Objectives: To identify parental barriers to anti-inflammatory medication use and to develop an instrument for use in research and health care settings to identify at-risk populations.
Methods: Instrument development consisted of 4 phases: 1) gaining the professional perspective (N = 8 experts in asthma management), 2) gaining the perspective of parents of children with asthma (qualitative interviews with 21 parents), 3) instrument pretesting and refinement (N = 133 parents), and 4) determining the instrument's psychometric properties. Study participants were diverse in race, socioeconomic status, and the child's illness severity. The final instrument consisted of 51 questions in 5 domains (nature of disease, cause, ideas about medications, treatment expectations, and health care provider relationship).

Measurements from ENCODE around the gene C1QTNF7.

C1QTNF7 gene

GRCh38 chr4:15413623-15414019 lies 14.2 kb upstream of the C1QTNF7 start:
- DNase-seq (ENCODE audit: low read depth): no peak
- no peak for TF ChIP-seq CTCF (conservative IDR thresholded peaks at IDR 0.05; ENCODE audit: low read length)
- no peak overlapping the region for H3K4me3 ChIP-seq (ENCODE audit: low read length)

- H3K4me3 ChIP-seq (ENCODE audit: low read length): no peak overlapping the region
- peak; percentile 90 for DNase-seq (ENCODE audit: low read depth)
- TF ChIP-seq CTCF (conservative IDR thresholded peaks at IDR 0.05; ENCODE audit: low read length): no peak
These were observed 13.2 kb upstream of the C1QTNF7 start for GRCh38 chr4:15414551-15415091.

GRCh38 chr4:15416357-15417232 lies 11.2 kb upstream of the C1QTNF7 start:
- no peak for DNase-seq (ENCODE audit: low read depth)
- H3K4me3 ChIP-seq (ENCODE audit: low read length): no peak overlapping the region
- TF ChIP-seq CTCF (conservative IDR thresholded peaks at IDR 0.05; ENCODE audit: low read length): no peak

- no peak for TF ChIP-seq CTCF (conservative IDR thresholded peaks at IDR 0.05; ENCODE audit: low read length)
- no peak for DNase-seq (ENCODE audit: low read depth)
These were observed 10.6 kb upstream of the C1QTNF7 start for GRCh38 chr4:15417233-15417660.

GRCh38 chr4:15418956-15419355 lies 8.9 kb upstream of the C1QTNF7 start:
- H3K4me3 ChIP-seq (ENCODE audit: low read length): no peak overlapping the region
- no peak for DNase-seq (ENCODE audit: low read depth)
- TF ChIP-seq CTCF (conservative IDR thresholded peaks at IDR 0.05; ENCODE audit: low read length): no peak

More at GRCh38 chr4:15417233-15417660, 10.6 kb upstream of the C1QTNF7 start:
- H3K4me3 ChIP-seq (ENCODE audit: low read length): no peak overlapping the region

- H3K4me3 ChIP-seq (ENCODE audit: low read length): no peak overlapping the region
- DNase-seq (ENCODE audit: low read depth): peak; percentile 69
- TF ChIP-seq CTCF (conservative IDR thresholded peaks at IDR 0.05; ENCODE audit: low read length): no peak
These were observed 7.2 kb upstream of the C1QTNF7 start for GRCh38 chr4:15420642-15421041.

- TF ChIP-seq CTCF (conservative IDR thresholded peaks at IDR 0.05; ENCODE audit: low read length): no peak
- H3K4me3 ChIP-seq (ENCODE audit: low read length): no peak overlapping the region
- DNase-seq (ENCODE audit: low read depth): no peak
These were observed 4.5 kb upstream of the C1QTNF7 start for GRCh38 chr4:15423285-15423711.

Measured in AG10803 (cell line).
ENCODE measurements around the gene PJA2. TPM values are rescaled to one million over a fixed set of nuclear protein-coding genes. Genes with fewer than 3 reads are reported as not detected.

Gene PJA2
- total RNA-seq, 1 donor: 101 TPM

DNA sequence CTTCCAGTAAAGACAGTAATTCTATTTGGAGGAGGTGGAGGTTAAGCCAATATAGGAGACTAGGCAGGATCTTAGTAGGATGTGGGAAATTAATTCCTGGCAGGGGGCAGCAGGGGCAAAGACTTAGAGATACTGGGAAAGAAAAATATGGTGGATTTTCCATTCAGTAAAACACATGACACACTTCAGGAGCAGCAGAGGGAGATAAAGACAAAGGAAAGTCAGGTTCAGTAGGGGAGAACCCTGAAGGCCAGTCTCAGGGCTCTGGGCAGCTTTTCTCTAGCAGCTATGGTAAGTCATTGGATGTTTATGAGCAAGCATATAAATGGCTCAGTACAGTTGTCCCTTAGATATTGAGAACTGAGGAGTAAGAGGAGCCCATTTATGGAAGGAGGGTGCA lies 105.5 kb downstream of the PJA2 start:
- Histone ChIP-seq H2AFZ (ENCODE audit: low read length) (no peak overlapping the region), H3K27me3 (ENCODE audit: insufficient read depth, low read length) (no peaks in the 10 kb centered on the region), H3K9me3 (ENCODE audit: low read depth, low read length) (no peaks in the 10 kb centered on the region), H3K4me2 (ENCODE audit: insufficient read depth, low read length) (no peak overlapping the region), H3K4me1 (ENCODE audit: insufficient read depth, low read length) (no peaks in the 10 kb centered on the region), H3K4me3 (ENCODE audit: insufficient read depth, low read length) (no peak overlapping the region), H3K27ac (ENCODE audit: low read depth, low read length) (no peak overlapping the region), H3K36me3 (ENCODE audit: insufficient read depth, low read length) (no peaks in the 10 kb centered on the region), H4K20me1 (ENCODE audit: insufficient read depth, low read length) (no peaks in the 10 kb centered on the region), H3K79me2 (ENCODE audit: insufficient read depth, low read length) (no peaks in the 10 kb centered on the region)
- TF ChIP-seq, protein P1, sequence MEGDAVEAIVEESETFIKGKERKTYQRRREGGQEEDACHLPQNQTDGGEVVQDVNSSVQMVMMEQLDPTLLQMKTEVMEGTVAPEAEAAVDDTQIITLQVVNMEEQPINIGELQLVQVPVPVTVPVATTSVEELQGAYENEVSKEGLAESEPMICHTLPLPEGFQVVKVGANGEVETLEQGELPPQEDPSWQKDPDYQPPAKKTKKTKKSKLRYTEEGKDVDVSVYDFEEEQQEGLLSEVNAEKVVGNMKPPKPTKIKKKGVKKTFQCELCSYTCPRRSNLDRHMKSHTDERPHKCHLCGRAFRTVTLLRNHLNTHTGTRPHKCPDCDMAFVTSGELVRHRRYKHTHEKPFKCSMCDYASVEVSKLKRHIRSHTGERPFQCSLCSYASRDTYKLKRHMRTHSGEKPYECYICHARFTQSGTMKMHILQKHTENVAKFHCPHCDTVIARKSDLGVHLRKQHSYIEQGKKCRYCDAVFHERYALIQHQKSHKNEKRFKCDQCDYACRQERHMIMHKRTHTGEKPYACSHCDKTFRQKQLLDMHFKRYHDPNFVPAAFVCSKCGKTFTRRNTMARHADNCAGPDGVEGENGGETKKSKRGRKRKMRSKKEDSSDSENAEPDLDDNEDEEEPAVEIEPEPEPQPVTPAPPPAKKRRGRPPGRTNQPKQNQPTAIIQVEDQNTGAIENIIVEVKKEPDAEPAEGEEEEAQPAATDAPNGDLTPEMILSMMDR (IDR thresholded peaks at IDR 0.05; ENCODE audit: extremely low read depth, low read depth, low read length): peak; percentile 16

Results: The final instrument exhibited strong reliability (Cronbach alpha =.87) and validity. Significant barriers to appropriate anti-inflammatory medication use were parents' diminished treatment expectations and fears about anti-inflammatory medications. Minority families were more likely than white families to view asthma as unpredictable and uncontrollable (P =.01) and to have negative attitudes toward anti-inflammatory medications (P =.004). Eight questions were significantly correlated with a suboptimal medication regimen and may serve as a "quick screen" for potential nonadherence in clinical settings.
Conclusions: Diminished treatment expectations and negative attitudes toward anti-inflammatories may be powerful predictors of nonadherence to medications.